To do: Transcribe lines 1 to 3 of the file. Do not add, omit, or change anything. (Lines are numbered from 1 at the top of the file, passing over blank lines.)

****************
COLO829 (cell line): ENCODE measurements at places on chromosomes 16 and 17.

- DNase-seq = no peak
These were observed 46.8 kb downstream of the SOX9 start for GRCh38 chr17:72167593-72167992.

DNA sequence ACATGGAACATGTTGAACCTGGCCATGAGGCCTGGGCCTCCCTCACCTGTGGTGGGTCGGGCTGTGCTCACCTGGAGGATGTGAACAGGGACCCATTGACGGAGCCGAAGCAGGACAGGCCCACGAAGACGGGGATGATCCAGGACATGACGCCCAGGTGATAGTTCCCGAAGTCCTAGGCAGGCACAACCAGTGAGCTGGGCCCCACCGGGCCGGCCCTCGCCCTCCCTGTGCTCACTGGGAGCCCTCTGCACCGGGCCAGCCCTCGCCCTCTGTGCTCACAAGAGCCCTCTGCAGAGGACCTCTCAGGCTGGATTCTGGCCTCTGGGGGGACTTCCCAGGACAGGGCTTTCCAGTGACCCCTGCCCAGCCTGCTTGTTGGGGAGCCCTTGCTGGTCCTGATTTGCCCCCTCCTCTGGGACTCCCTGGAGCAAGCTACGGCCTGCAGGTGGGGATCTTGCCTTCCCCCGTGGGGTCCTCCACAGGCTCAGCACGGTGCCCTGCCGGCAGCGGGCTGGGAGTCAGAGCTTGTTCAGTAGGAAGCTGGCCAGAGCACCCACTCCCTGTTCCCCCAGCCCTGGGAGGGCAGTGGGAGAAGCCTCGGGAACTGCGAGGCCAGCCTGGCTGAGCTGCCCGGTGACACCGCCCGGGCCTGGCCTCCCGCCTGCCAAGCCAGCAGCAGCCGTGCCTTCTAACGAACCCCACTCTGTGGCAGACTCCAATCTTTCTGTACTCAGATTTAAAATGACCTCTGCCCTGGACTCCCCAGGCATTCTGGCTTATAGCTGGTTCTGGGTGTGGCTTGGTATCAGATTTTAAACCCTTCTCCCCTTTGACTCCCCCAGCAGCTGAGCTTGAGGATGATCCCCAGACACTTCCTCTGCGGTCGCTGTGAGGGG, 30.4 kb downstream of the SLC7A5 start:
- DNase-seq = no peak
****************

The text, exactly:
COLO829 (cell line): ENCODE measurements at places on chromosomes 16 and 17.

- DNase-seq = no peak
These were observed 46.8 kb downstream of the SOX9 start for GRCh38 chr17:72167593-72167992.